Q: You have co-authored several papers and presented at the Siam Conference. How have these opportunities prepared you for your post-graduation career?
A: The best part about the publications is that they helped prepare me to write my senior thesis, but they also provided me with terrific research skills. Working with professors and colleagues at other universities taught me how to work in large teams, manage deadlines, and also prepare presentations. I was in constant contact with colleagues from UMBC, Penn State, Michigan State, and Georgia Tech. Papers were constantly being rewritten, figures were being redrawn, and calls were ongoing. This level of collaboration helped me develop professional relationships to last a lifetime.

Q: How have your mentors helped support your education?
A: My mentors have been integral to my experience at Wake Forest. Computer science and physics professor Samuel Cho has provided me with a breadth of opportunities, while encouraging me to always contribute back to the community. He has been the greatest influence on me in my undergraduate career. Wake Forest Scholars Director Tom Phillips has been a stable companion and friend. The conversations that I have had with him have encouraged my research and helped to lay the foundation for my future.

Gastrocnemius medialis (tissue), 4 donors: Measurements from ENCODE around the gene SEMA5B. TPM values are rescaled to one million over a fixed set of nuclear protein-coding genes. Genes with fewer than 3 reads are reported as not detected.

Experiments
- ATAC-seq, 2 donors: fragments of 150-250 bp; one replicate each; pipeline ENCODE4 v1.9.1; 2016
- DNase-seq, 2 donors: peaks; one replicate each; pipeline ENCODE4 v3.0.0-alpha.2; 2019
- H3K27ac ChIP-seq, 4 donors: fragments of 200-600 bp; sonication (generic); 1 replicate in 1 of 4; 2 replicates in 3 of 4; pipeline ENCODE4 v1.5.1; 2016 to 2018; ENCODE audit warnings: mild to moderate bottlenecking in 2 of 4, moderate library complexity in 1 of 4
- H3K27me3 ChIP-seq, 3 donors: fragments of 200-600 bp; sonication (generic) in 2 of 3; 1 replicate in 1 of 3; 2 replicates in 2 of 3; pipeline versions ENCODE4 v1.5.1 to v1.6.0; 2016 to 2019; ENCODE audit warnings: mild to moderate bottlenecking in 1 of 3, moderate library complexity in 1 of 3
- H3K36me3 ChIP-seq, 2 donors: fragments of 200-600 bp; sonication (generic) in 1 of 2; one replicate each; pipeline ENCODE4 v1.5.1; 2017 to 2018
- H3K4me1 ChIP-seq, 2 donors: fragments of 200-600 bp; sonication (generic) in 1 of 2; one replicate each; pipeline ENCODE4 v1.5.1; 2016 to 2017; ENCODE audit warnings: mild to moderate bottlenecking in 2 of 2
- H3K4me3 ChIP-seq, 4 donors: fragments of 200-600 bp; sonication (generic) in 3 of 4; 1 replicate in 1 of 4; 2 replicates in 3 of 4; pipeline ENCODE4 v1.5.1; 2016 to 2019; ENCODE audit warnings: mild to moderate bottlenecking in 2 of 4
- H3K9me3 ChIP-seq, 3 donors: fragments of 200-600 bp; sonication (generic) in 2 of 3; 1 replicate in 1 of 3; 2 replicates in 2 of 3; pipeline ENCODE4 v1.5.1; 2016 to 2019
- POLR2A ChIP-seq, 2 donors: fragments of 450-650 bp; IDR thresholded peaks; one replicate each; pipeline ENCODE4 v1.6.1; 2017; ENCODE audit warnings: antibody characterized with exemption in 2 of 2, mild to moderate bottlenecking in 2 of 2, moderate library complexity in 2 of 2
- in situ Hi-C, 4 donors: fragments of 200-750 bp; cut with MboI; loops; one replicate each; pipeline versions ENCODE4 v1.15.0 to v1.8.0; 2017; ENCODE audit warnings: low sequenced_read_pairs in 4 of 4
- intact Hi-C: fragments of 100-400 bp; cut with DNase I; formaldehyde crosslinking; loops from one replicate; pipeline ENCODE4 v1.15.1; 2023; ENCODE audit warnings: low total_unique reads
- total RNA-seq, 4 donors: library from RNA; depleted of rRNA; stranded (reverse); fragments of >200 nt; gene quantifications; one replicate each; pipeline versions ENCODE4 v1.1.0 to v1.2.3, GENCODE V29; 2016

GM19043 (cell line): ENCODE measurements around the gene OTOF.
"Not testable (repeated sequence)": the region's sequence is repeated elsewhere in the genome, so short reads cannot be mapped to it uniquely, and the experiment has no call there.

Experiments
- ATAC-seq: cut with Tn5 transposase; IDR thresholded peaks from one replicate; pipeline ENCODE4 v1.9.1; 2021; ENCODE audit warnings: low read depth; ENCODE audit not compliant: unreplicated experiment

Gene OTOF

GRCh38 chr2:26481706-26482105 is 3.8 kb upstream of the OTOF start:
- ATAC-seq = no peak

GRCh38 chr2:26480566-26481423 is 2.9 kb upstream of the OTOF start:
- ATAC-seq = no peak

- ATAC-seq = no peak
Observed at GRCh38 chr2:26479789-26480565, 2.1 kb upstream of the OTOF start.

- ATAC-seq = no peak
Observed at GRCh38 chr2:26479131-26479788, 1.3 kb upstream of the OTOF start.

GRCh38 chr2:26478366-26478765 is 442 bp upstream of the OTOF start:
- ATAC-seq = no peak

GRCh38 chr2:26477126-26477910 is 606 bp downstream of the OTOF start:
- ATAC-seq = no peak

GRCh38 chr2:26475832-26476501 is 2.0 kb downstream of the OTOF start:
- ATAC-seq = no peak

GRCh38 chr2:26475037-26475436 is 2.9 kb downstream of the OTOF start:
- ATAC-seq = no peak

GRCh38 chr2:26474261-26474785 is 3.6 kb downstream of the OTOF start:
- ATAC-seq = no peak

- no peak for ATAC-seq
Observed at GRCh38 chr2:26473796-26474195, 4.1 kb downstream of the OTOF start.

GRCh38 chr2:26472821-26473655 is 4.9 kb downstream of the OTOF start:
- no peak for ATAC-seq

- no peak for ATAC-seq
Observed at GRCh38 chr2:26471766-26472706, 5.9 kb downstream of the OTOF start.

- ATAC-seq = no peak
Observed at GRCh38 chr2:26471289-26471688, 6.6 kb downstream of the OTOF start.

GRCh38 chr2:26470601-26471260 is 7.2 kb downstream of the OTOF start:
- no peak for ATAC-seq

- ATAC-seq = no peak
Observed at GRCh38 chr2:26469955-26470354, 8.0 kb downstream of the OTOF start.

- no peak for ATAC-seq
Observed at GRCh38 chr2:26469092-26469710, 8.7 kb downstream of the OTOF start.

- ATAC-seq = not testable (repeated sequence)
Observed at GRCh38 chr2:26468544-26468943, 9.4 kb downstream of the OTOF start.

Q: How does your love of music fit with your other interests?
A: I play tenor saxophone in the Deacon Jazz Machine. Personally, music brings peace and a challenge. I enjoy the three hours a week that I get to relax with friends and play my instrument. I think that the concept in music that “one person being out of line ruins it for everyone” also applies in the financial world. In a band, if the intonation is wrong, the tempo is off, or the dynamics fail to blend, the music doesn’t sound right. The same is true in finance where the concept of accountability and knowing one’s role is incredibly important. In finance, we often rely on our peers to complete projects and for advice. If the information isn’t correct, the entire project is jeopardized.

Q: What was your most interesting class and why?